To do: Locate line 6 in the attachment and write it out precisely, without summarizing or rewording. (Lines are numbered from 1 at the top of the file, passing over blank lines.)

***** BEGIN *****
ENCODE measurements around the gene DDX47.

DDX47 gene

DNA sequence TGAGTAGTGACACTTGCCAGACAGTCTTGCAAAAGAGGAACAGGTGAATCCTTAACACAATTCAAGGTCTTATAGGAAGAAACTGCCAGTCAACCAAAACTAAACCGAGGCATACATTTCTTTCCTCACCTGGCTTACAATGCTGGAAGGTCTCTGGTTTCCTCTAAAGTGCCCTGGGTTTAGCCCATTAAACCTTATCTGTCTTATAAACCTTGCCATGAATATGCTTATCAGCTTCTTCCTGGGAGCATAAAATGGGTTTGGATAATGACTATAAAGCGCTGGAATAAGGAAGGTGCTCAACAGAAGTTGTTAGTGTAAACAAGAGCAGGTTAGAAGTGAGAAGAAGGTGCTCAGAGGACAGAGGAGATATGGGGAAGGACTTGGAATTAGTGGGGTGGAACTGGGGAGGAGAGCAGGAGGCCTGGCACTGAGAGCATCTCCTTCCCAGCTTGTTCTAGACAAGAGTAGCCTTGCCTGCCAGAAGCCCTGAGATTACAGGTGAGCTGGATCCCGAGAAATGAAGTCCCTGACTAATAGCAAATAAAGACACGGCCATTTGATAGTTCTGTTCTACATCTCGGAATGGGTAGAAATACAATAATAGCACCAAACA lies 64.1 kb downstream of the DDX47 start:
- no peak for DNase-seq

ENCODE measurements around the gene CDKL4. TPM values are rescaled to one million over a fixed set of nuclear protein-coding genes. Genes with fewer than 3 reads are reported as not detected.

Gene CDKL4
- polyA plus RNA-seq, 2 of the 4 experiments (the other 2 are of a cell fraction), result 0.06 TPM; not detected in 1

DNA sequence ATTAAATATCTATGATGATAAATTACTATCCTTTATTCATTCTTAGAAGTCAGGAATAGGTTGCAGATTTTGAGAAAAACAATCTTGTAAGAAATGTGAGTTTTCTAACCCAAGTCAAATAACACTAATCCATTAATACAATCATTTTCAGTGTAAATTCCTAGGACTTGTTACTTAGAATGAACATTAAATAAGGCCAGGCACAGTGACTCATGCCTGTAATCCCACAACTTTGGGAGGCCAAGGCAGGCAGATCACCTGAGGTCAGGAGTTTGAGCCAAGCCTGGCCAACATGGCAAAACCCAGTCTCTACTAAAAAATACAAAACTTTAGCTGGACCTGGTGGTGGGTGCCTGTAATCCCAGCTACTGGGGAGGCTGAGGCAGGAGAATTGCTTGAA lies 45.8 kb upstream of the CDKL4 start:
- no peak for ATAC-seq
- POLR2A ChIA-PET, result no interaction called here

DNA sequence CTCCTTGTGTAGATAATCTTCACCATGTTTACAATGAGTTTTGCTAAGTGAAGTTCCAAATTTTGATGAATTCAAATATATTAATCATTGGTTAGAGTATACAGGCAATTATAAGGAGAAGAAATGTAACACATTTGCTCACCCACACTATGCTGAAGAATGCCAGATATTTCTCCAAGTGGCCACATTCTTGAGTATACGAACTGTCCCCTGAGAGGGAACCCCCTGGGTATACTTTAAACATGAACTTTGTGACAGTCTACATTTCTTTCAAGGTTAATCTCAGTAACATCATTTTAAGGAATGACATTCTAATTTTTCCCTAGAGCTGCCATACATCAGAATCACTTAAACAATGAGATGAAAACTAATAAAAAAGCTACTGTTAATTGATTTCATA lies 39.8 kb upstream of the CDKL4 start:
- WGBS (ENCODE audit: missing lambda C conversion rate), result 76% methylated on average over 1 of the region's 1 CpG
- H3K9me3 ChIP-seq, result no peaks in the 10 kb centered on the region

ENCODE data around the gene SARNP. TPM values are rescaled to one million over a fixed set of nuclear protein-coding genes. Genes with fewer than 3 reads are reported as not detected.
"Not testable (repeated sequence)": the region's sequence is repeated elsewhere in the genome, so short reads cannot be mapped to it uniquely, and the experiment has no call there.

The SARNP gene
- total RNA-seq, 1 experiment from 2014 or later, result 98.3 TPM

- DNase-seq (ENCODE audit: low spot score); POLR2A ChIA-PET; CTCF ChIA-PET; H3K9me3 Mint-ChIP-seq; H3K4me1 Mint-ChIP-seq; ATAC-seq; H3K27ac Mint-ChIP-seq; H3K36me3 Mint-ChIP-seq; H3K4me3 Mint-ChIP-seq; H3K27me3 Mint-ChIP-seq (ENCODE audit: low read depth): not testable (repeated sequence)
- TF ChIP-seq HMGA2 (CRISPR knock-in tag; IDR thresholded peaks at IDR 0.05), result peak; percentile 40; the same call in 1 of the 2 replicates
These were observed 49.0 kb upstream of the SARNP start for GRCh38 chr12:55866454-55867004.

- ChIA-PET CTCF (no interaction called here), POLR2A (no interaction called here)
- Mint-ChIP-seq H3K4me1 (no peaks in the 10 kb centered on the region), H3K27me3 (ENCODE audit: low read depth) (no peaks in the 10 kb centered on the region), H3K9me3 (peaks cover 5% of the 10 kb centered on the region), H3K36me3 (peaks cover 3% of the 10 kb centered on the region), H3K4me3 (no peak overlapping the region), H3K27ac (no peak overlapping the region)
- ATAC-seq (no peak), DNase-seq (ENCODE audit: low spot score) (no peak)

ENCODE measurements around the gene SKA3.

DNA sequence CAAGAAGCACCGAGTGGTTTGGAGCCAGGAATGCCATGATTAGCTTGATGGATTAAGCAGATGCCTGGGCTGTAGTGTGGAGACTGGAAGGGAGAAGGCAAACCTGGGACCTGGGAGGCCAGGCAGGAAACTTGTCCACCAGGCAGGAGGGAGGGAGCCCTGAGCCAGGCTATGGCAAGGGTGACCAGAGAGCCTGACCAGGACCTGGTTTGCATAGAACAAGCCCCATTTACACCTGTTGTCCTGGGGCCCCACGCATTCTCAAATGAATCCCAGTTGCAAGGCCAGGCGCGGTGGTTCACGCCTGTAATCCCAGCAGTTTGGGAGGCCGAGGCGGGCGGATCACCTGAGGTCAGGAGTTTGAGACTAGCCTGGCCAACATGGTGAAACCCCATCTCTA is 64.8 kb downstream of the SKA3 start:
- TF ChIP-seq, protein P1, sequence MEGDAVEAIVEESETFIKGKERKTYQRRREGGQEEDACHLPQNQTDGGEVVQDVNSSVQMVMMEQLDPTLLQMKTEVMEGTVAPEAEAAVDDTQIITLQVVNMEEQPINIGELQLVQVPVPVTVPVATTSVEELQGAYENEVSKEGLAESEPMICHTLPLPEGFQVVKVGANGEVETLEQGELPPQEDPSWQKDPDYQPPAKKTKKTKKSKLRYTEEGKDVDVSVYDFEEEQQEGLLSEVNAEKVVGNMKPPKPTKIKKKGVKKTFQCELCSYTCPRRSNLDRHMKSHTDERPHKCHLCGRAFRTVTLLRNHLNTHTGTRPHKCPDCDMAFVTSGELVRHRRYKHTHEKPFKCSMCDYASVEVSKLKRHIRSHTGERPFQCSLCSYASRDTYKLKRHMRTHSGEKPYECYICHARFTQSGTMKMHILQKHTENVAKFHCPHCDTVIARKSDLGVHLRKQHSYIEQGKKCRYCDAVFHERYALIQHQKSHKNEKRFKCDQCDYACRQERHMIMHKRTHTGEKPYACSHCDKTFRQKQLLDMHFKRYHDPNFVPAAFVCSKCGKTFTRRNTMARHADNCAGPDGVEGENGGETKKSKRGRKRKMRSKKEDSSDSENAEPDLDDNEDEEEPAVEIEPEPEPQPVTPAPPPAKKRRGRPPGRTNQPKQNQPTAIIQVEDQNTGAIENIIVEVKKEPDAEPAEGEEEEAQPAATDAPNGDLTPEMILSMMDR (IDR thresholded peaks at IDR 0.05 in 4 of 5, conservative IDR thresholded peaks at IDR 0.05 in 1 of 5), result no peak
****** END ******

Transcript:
Gene CDKL4